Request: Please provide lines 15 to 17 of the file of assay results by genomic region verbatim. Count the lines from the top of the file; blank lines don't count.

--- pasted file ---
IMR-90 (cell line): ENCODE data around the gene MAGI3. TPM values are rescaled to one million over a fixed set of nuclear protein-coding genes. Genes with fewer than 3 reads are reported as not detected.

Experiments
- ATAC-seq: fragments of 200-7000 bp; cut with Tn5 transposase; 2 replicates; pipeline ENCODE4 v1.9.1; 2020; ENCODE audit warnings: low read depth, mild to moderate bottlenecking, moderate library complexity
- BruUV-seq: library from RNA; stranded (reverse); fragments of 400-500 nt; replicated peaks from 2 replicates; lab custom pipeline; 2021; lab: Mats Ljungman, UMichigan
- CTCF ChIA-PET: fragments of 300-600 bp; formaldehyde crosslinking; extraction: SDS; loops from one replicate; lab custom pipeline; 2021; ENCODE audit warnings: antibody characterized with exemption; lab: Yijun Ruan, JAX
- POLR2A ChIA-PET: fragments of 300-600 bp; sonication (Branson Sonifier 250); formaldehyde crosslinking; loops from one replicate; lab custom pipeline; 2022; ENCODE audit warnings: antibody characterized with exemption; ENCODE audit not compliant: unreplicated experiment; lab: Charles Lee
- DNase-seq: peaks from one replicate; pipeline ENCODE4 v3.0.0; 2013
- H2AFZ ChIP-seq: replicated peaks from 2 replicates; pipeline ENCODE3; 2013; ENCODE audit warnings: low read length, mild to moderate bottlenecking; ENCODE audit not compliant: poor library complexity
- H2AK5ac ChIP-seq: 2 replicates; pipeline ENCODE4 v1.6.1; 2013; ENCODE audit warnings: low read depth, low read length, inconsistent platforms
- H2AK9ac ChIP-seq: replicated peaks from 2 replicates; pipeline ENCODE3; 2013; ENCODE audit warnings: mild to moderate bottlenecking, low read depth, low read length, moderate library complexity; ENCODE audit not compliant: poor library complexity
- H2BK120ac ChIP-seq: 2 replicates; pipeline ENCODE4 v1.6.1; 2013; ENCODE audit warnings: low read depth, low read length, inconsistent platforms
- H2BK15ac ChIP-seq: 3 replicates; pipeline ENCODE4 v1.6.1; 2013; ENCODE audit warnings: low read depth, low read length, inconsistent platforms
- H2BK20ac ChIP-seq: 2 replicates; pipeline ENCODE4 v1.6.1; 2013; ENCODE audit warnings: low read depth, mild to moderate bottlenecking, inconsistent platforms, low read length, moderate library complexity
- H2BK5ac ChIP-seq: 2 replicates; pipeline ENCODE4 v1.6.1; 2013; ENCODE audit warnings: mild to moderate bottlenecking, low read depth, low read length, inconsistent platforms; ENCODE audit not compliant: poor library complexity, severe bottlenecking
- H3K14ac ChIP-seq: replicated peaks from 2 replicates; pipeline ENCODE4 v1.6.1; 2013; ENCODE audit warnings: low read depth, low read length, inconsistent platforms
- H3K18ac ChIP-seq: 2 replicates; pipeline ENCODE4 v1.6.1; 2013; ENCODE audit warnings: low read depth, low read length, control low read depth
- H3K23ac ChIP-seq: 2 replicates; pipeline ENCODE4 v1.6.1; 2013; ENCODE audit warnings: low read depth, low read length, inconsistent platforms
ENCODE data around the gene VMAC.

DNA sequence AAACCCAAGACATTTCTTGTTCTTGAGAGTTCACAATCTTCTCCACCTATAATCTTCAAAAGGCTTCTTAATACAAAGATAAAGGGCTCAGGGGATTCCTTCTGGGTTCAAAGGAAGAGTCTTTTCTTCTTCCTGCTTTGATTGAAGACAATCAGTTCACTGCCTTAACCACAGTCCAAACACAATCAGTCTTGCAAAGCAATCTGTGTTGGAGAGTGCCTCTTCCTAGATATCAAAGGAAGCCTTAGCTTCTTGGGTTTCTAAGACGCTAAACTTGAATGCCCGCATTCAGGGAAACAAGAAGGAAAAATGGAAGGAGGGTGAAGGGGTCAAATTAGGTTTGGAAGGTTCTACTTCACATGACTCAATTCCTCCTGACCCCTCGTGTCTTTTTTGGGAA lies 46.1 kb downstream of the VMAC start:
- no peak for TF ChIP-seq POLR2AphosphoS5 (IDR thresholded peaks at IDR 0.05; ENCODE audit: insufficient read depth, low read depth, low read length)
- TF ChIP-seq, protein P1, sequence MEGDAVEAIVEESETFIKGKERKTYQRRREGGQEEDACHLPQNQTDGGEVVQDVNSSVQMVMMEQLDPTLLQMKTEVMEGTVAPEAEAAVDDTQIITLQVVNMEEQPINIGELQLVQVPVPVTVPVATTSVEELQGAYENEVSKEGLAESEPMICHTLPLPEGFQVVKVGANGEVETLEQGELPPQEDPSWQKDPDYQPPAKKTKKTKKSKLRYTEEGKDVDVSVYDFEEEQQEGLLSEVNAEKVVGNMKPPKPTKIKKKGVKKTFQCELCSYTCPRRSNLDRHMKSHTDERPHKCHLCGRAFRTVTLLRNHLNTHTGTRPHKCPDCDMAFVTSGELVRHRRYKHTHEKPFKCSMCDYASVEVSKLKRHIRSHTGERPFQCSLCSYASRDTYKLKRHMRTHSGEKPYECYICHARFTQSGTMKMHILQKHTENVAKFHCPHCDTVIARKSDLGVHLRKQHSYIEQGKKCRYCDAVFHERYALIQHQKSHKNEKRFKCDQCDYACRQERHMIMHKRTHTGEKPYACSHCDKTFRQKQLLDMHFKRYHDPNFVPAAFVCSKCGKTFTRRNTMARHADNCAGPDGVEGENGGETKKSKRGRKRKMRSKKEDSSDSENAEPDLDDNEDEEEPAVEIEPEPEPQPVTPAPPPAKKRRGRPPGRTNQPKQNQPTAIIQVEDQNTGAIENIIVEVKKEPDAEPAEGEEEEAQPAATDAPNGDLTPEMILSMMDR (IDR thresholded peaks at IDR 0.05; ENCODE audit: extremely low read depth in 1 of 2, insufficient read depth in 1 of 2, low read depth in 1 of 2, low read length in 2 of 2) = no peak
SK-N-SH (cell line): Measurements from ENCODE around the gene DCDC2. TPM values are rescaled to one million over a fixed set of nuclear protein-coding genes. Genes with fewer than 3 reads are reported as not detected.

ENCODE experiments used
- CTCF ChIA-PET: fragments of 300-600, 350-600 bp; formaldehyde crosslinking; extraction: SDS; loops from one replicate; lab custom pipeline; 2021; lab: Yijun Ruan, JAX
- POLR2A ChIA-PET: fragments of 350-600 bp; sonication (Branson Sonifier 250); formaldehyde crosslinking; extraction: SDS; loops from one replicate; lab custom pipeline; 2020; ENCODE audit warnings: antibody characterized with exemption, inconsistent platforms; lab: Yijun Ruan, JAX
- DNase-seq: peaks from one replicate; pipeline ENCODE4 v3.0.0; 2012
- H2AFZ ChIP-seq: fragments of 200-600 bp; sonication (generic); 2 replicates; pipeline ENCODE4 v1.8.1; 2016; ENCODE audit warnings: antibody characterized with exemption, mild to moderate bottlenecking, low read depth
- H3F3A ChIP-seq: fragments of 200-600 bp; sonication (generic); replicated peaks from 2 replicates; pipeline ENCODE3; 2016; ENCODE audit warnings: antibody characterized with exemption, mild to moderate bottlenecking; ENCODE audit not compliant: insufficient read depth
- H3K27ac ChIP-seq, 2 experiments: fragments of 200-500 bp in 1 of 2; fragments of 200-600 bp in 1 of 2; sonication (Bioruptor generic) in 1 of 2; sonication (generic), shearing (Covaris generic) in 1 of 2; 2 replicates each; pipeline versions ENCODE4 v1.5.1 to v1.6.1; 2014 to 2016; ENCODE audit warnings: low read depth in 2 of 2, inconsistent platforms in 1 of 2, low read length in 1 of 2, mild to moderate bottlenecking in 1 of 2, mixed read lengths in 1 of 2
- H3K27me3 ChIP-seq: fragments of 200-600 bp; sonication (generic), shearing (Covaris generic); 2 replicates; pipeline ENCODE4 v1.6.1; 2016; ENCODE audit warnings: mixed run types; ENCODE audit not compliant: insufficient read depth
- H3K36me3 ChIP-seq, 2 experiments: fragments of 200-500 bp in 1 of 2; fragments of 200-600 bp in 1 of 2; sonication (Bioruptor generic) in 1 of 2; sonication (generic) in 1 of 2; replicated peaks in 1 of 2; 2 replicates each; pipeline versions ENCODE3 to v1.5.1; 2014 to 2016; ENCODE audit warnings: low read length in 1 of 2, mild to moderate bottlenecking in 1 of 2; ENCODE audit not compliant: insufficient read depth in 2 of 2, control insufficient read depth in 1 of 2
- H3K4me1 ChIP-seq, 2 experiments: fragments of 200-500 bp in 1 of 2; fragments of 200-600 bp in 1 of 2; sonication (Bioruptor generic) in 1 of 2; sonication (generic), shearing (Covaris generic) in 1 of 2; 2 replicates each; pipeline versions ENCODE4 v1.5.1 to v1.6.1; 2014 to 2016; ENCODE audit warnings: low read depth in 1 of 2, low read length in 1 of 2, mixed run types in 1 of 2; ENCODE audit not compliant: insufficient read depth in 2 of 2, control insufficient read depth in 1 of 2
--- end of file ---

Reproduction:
- H3K14ac ChIP-seq: replicated peaks from 2 replicates; pipeline ENCODE4 v1.6.1; 2013; ENCODE audit warnings: low read depth, low read length, inconsistent platforms
- H3K18ac ChIP-seq: 2 replicates; pipeline ENCODE4 v1.6.1; 2013; ENCODE audit warnings: low read depth, low read length, control low read depth
- H3K23ac ChIP-seq: 2 replicates; pipeline ENCODE4 v1.6.1; 2013; ENCODE audit warnings: low read depth, low read length, inconsistent platforms